So get your butt to the gym and start lifting weiights. It will strengthen your muscles and you will feel a lot better. However, don't be a fool and lift wrong. Study a bit so you know the right form. Read through Krista's page [] to find excellent advice and examples of both good and bad form. And if you're put off by the page being Women's Weightlifting Links, I assure you that this girl advices women to work out as men. And you can find a link to more masculine sites from her page anyway. on usenet is also a great source of information.

    The basic move to strengthen your back and legs is squat. Start without any weights whatsoever. Then keep your weight on your heels and lower yourself as low as you can and raise back up. I'm talking ass to the grass style here, not 90 degrees or shins to parallel. Add the bar when you get used to the move and then start working out. Don't add so much weight that you don't feel like lowering yourself all the way down. Also, you should be able to lift 8-10 reps.

    Other good movements are deadlifts, good mornings, stiff legged dead lifts and side bends. There's a lot to choose from but do use free weights. While machines look nice and safe, they don't give as good results and you can also risk injury as the movements are not natural.

    Also, don't be afraid of asking. You'll see big and strong guys at the gym. When you see someone who has apparently been lifting for years, do ask for advice and let him check your form. And don't be ashamed of not lifting as much as he does. After all, he's been lifting for ages and you're just starting your journey towards good health and strong body.

  • "My advice to you is to start drinking heavily."

    Bluto WAS in Pre-Med, after all.

  • Stretching by Bob and Jean Anderson [] seems to be the book on various kinds of stretches for flexibility, strength, etc.
  • by mindstrm ( 20013 ) on Monday May 28, 2001 @07:45AM (#193485)
    The numer 1 reason nerds in chairs develop back/neck/wrist problems is NOT because of bad posture, but because of lack of exercise; bad posture comes in second. If you have sufficiently developed back muscles/wrist muscles, you simply don't get these problems. Sitting does NOT put an extraordinary strain on a healthy strong back. And we're not talking arnold schwazernegger here.....just ride a bike a few days a week, or go to a gym, or something...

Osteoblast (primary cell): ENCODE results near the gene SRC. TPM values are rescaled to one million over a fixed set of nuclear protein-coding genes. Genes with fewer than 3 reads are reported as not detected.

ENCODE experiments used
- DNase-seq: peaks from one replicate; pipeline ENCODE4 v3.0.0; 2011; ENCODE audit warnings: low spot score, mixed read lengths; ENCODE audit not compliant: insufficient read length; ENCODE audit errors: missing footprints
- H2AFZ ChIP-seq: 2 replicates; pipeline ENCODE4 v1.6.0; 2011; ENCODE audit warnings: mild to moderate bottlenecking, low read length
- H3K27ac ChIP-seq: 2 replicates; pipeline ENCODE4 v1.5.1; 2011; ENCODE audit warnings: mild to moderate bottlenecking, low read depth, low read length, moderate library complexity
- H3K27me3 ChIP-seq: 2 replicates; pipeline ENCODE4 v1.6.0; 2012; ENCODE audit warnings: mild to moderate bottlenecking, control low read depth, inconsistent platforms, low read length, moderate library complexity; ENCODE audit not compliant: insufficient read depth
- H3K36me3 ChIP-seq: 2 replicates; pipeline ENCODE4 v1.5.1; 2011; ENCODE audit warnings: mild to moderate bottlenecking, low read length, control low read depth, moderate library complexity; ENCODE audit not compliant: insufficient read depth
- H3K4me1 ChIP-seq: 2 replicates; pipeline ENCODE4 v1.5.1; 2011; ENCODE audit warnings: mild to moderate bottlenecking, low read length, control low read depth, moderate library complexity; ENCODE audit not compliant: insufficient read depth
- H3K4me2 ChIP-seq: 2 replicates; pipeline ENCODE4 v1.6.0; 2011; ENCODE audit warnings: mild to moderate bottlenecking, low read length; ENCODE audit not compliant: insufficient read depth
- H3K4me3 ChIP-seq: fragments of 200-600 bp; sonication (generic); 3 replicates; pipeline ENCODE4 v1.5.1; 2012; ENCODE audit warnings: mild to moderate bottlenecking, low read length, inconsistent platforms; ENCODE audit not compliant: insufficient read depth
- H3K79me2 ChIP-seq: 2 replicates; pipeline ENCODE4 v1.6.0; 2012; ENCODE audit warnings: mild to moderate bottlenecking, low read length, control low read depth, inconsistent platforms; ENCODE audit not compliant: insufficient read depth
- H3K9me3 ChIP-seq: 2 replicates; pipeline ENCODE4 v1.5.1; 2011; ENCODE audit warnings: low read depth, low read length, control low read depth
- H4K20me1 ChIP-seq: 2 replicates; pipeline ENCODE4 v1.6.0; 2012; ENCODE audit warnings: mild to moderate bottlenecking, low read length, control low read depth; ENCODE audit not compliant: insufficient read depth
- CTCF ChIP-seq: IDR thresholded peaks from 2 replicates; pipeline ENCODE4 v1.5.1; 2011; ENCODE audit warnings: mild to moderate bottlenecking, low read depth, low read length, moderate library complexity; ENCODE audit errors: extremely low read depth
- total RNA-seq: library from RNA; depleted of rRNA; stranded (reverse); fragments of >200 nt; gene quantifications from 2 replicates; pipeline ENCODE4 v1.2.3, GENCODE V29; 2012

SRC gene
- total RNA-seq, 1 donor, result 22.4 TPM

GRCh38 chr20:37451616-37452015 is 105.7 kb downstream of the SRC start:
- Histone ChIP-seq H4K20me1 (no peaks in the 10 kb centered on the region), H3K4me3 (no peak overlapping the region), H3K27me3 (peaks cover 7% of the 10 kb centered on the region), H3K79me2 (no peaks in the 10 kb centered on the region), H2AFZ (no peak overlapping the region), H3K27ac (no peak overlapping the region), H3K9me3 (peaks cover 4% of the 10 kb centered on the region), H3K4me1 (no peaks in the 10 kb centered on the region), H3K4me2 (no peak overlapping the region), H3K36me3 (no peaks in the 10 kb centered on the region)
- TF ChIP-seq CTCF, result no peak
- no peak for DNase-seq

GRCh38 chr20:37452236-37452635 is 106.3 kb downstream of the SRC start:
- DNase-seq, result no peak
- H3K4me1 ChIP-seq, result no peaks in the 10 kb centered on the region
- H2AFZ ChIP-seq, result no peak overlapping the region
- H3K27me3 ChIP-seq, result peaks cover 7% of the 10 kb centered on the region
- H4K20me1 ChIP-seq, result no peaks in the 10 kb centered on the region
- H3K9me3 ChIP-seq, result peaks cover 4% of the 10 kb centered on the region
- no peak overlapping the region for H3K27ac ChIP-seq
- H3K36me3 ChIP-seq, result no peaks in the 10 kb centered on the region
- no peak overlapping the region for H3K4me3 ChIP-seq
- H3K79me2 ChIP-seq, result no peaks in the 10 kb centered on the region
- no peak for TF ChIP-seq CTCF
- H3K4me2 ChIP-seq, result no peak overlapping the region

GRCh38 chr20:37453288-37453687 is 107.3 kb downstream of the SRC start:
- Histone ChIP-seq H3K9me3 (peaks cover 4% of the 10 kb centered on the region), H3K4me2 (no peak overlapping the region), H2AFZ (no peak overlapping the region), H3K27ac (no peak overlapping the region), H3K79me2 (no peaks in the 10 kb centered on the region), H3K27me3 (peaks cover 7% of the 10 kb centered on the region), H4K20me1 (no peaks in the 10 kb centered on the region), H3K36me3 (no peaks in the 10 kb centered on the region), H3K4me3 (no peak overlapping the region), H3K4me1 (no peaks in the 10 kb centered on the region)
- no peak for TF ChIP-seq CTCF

• Excepting medical advice on a technology website is a dubious way to solve your problem.

    Having said that, I have a little experience in this area so I will give my OWN experience.

    I woke up one day with HORRIBLE lower backpain that got to the point that I would program standing up(!).

    I am now active again and here is what I did:

    1) Tossed the futon, bought a REAL bed.

    2) Only use lumbar-suppourted chairs, bought an obus-forme for other chairs.

    3) SAW A DOCTOR.

    4) Took anti-inflamatories to deal with the pain and the doctor gave me an excercise regime to strengthen the area.

    I am now pretty much 'cured'.

    A couple of things I learned:

    Doctors don't really know much about lower back pain, it is more art than science so you may have to try more than one anti-inflammatory before you hit pay dirt.

    Nothing will probably show up on an X-Ray.

    Your mother was right, posture is important. ;)

    When you screw up your back it is pretty much screwed for life so you have to be diligent with it.

    -Hope that helps.

  • Anti-inflammatories are NOT pain killers, and that is not what I said. I said I took them for the pain, e.g. when the swelling went down the pain subsided, then I could excercise and regain my strength. Pills are not a panacea, but neither is chiropracty, the difference being one doesn't cost $100/hr three days a week for the rest of your life.
  • A good back massage can work wonders. Not just a through-the-clothes shoulder rub, but a full Swedish-style massage with oil. Lovely.
  • Chiroprachtry is a quack. Or you could ask about my firsthand experiences.

    I will admit that chiropractry is good for an excellent massage, but that's about it. A Physical Therapist can do everything a chiropractor can do (except cure the common cold by manipulating the subluxations of my vertebrae hahaha) and it is a far more respected profession.

    Please do yourself a favor and get out while you can.

    Respectfully (no, really)
  • by pecus ( 25675 ) on Monday May 28, 2001 @05:52AM (#193500) Homepage

    You sould all try swimming! It ends the pain! At least it works for me..

  • Get a unicycle. Fun, stress relieving and it works the lower back just right.